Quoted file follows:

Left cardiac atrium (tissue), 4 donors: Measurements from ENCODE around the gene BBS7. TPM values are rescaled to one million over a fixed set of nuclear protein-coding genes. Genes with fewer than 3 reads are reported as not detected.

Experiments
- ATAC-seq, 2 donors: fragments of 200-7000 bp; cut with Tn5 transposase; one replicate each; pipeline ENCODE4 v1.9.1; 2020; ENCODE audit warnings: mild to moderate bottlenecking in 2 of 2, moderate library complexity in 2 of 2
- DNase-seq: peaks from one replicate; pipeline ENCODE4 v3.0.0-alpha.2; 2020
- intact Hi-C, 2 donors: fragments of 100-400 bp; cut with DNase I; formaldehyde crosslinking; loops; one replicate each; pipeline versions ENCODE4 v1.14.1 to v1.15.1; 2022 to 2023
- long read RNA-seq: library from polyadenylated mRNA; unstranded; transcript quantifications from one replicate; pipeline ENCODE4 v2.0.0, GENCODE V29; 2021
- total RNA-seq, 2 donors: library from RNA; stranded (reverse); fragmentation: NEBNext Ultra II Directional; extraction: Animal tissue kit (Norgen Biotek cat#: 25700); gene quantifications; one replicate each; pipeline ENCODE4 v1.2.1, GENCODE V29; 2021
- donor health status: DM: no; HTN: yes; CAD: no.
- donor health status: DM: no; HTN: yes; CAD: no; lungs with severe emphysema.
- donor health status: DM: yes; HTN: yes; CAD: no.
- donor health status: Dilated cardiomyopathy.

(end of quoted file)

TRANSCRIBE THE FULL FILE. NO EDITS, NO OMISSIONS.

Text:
Left cardiac atrium (tissue), 4 donors: Measurements from ENCODE around the gene BBS7. TPM values are rescaled to one million over a fixed set of nuclear protein-coding genes. Genes with fewer than 3 reads are reported as not detected.

Experiments
- ATAC-seq, 2 donors: fragments of 200-7000 bp; cut with Tn5 transposase; one replicate each; pipeline ENCODE4 v1.9.1; 2020; ENCODE audit warnings: mild to moderate bottlenecking in 2 of 2, moderate library complexity in 2 of 2
- DNase-seq: peaks from one replicate; pipeline ENCODE4 v3.0.0-alpha.2; 2020
- intact Hi-C, 2 donors: fragments of 100-400 bp; cut with DNase I; formaldehyde crosslinking; loops; one replicate each; pipeline versions ENCODE4 v1.14.1 to v1.15.1; 2022 to 2023
- long read RNA-seq: library from polyadenylated mRNA; unstranded; transcript quantifications from one replicate; pipeline ENCODE4 v2.0.0, GENCODE V29; 2021
- total RNA-seq, 2 donors: library from RNA; stranded (reverse); fragmentation: NEBNext Ultra II Directional; extraction: Animal tissue kit (Norgen Biotek cat#: 25700); gene quantifications; one replicate each; pipeline ENCODE4 v1.2.1, GENCODE V29; 2021
- donor health status: DM: no; HTN: yes; CAD: no.
- donor health status: DM: no; HTN: yes; CAD: no; lungs with severe emphysema.
- donor health status: DM: yes; HTN: yes; CAD: no.
- donor health status: Dilated cardiomyopathy.